The initial phase of Cinema Novo extends from 1960 to 1964. It is in this period that Cinema Novo coalesced as a movement, making its first feature films and formulating its political and esthetic ideas. The journal Metropolitano of the Metropolitan Students’ Union became a forum for critics like David Neves and Sérgio Augusto and for filmmakers like Glauber Rocha and Carlos Diegues. The directors shared their opposition to commercial Brazilian cinema, to Hollywood films and Hollywood esthetics, and to Brazilian cinema’s colonization by Hollywood distribution chains. In their desire to make independent non-industrial films they drew on two foreign models: Italian Neo-Realism, for its use of non-professional actors and location shooting, and the French New Wave, not so much for its thematics or esthetics, but rather as a production strategy. While scornful of the politics of the New Wave — "We were making political films when the New Wave was still talking about unrequited love," Ruy Guerra once said — they borrowed its strategy of low-budget independently-produced films based on the talent of specific auteurs. Most important, these directors saw filmmaking as political praxis, a contribution to the struggle against neocolonialism. Rather than exploit the tropical paradise conviviality of chanchada, or the just-like-Europe classiness of Vera Cruz studio, the Cinema Novo directors searched out the dark corners of Brazilian life - the favelas (slums) and the sertao (backlands) - the places where Brazil’s social contradictions appeared most dramatically.
The most important films of the first phase of Cinema Novo include Cinco vezes Favela (Slum Times Five); the short Arraial do Cabo (1960) and the feature Porto das Caixas (Port of Caixas, 1962) by Paulo César Saraceni; Barravento (The Turning Wind, 1962) and Deus e o Diabo na Terra do Sol (Black God, White Devil, 1964) by Glauber Rocha; Os Cafajestes (The Hustlers, 1962) and Os Fuzis (The Guns, 1964), by Mozambican-born Ruy Guerra; Ganga Zumba (1963), by Carlos Diegues, and Vidas Secas (Barren Lives, 1963), by Nelson Pereira dos Santos.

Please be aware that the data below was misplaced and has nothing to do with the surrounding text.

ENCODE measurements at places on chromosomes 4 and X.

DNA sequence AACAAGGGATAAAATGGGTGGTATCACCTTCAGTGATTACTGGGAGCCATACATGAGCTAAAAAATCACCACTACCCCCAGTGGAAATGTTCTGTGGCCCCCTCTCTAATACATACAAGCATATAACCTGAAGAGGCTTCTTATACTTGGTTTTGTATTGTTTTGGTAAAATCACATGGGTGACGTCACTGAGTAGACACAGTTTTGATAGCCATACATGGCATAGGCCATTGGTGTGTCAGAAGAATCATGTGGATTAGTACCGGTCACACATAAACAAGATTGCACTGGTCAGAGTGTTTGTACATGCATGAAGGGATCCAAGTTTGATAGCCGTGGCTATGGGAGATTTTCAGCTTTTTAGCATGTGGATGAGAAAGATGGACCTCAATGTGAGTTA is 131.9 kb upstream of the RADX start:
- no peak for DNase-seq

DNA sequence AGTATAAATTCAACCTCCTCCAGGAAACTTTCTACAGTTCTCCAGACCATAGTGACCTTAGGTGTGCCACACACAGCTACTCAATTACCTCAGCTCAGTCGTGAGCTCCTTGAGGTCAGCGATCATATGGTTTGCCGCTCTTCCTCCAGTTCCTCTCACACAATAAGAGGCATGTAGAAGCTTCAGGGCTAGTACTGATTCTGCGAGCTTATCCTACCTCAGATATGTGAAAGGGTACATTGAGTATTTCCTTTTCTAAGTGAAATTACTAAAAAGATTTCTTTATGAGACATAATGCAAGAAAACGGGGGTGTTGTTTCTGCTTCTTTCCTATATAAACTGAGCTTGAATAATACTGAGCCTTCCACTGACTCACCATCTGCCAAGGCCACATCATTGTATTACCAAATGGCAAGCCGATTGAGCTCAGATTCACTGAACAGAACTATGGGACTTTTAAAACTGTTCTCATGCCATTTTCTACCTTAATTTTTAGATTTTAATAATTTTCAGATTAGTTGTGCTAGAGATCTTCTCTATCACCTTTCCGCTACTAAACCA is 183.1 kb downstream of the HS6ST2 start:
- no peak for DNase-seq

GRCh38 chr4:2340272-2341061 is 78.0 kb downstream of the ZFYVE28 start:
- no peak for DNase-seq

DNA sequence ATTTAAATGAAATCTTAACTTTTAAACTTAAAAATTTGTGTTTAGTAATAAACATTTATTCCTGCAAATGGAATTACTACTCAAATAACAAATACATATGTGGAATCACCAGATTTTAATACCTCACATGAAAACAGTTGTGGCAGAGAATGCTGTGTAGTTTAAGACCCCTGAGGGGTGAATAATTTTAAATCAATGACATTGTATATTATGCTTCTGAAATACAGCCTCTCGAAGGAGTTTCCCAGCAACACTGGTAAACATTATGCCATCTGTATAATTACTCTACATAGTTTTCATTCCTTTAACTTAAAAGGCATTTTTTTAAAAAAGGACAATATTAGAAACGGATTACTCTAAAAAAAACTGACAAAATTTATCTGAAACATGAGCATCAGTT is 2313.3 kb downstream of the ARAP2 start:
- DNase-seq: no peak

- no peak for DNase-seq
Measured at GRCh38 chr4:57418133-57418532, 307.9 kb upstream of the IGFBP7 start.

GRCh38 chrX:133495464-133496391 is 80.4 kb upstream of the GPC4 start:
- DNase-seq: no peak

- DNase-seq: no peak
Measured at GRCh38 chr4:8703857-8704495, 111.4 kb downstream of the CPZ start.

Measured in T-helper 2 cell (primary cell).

The films of this phase deal typically, although not exclusively, with the problems confronting the urban and rural lumpen-proletariat: starvation, violence, religious alienation and economic exploitation. The films share a certain political optimism, characteristic of the developmentalist years, but due as well to the youth of the directors, a kind of faith that merely showing these problems would be a first step toward their solution. Barravento exposed the alienating role of religion in a fishing community. The Guns and Barren Lives dealt with the oppression of peasants by landowners, while Black God, White Devil demystified the twin alienations of millennial cults (the black god) and of apolitical cangaceiro violence (the white devil). Ganga Zumba memorialized the 17th Century slave republic of Palmares and called, by historical analogy, for a revolt of the oppressed against their oppressors. Made for the people by an educated, middle-class, radical elite, these films occasionally transmitted a paternalistic vision of the Brazilian masses. In Barravento, as critic Jean-Claude Bernardet points out, political salvation comes from the city; it is not generated by the community.
Esthetically, these "sad, ugly, desperate films", combining slow, reflexive rhythms with uncompromising, often harsh, images and sounds, and showed a commitment to what Rocha’s 1965 manifesto called An Esthetic of Hunger: "the hunger of Latin America is not simply an alarming symptom: it is the essence of our society. ... [Cinema Novo's] originality is [Latin Americans'] hunger and our greatest misery is that this hunger is felt but not intellectually understood."
Second phase (1964-1968)